A few weeks ago I stumbled upon two articles about chewing gum in the same day.
One described a promotion with an interesting twist – a clothing designer who was inspired by a package of gum. The inspiration was “supported” (trying to find a nice word for contrived, here). It didn’t happen serendipitously, but that was okay, it was fun, creative and a little wacky. I could appreciate that someone had put some effort into the project. And after sex, “fashion” sells, right?
I believe that, theoretically, a talented Marketing person can successfully market any product, with the right research, plan, programme and support. I have a friend, and former colleague, who always said it didn’t matter what the product was, it could be ball bearings or buttons, it was all the same to her. Knowing her, she probably could successfully market anything.
While I understand and respect this point of view, it’s different for me. It’s important for me to see some intrinsic value in the product or service I work on, or to be somehow connected. I’ve worked on cosmetics, Health and Beauty products, OTC consumer Brands and on medical related B2B service products. I find it’s easier to identify with the consumer/end-user, to understand what motivates them and what moves them, when you have an affinity of some sort of for the product.
Let’s Keep it Credible!
The second article was about innovation in chewing gum, the addition of “herbal” ingredients and new flavours. It was an interesting read until I came across this quote, reportedly by the Marketing Director of Trident. In talking about gum chewers over the age of 34, he was quoted as saying this group of consumers was looking for gum “that embodies more of an air of sophistication”.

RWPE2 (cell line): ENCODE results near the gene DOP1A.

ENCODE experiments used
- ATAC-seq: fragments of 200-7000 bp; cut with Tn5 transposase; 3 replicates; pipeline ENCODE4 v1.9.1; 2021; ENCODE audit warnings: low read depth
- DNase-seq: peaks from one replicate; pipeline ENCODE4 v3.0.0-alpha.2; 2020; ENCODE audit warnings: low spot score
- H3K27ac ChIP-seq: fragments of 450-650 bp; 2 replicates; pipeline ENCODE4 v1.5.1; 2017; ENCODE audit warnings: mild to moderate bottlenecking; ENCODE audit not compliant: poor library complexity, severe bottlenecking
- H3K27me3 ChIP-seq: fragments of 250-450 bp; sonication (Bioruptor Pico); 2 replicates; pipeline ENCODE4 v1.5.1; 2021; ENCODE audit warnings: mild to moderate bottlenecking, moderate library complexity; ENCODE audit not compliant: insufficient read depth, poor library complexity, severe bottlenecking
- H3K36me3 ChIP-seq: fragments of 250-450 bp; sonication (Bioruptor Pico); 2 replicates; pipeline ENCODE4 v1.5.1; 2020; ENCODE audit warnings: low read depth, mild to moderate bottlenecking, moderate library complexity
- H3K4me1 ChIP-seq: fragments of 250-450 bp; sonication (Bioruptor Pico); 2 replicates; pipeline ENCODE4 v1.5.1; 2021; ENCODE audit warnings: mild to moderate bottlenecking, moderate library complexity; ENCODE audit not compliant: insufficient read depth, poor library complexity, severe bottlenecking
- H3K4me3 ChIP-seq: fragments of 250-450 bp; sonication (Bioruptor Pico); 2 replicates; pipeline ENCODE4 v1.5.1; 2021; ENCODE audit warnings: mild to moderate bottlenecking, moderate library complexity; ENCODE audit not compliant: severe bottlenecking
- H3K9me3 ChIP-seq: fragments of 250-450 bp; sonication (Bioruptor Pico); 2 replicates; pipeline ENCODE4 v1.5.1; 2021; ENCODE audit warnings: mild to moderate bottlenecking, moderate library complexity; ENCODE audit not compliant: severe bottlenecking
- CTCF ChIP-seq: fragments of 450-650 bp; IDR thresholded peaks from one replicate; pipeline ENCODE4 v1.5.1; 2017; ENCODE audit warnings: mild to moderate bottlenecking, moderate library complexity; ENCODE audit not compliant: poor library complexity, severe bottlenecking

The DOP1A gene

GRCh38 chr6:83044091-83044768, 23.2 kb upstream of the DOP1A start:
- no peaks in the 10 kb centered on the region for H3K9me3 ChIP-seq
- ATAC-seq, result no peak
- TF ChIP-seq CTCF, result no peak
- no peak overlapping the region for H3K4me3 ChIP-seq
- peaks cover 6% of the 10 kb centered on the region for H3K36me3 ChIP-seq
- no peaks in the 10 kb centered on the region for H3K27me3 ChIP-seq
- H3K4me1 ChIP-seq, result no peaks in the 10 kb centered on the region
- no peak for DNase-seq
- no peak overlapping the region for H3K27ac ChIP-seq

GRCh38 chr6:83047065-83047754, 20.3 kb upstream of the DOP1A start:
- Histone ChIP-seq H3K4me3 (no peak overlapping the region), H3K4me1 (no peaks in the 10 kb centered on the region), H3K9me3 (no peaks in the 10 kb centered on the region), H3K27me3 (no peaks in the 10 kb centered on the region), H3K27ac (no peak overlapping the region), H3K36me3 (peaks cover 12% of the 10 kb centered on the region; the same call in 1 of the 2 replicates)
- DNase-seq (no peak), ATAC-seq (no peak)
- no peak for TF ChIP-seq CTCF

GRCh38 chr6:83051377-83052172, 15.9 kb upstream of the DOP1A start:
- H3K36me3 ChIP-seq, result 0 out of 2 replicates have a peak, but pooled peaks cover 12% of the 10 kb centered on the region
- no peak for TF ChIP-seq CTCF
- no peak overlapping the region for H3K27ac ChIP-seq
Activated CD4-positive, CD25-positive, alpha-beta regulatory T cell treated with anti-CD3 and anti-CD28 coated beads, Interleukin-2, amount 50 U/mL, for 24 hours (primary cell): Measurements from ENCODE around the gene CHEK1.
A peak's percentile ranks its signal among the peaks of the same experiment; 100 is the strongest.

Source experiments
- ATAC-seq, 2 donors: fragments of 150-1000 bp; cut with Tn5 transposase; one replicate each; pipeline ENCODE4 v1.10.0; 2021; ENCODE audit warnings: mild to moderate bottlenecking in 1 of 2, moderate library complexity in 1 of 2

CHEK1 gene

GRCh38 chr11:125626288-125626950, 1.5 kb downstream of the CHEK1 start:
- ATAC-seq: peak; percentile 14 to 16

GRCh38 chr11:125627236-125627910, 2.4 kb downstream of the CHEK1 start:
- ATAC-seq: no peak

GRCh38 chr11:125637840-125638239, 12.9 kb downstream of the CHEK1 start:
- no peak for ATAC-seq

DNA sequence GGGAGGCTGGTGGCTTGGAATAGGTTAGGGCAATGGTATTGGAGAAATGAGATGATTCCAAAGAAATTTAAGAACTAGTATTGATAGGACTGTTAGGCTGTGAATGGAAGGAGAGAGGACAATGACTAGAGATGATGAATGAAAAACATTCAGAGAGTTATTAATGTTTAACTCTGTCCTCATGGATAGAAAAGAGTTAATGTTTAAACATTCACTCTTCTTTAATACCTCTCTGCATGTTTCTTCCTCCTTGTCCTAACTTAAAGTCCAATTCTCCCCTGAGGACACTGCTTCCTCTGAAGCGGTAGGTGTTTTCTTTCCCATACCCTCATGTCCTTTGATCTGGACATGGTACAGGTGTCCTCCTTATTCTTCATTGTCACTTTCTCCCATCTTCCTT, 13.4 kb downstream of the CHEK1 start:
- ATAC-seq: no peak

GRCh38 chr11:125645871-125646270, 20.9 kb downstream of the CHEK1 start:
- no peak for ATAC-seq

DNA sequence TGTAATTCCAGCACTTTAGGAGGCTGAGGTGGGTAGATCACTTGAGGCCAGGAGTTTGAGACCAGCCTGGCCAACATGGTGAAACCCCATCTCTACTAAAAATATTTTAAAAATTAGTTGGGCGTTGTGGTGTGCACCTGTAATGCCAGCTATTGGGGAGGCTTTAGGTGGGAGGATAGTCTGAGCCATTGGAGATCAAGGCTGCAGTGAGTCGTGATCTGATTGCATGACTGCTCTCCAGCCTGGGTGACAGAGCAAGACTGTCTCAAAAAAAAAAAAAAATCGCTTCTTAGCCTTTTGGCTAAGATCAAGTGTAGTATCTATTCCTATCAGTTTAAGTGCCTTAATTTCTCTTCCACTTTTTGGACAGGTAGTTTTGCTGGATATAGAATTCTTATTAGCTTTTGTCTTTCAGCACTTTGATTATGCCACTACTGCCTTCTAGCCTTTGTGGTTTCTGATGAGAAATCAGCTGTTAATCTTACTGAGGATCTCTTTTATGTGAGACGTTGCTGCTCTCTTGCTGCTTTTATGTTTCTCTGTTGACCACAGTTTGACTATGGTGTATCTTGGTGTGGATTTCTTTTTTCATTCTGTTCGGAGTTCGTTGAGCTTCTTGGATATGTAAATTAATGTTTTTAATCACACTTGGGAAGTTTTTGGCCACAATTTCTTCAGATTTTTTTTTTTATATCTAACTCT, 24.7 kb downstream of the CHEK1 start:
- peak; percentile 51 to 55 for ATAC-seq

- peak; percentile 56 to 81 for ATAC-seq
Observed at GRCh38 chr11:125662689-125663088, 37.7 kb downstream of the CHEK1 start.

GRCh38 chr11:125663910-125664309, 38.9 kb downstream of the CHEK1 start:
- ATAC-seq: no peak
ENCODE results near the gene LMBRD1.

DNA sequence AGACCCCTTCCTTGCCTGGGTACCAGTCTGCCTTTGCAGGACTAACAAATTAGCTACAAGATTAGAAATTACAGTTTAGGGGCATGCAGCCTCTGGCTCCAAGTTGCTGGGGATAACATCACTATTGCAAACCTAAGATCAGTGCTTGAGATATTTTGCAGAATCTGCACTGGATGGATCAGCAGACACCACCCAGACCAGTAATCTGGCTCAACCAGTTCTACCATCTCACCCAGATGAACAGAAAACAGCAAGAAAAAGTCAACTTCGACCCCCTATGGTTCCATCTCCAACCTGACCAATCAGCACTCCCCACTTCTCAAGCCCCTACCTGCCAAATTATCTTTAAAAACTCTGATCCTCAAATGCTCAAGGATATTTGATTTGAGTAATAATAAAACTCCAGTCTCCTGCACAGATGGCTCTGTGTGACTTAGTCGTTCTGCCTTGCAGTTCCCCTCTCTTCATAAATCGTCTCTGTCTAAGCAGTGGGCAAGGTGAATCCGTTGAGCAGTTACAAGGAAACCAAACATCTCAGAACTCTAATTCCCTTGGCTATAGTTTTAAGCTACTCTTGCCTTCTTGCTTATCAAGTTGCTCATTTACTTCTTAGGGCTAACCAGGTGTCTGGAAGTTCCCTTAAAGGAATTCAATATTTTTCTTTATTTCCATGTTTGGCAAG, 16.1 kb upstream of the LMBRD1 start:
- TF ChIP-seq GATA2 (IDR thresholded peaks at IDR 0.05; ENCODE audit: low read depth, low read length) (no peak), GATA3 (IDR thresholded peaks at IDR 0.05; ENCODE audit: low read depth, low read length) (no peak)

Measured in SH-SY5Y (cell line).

Gum and sophistication? That’s pretty close to being an oxymoron. I don’t think there can possibly be any way that gum can “embody an air of sophistication” when the act of masticating it is not really a pretty sight, at any age and when gum chewing is frowned upon in most social settings.
I wholeheartedly agree that it is important for Marketers to “live the brand”, but the danger in doing so too enthusiastically is the potential of going overboard and taking ourselves and our product too seriously. Of losing perspective because the focus is totally on the product or brand to the exclusion of its context in the real world. This is where Marketers lose credibility.
There are just some things you can’t make sophisticated. Or sexy.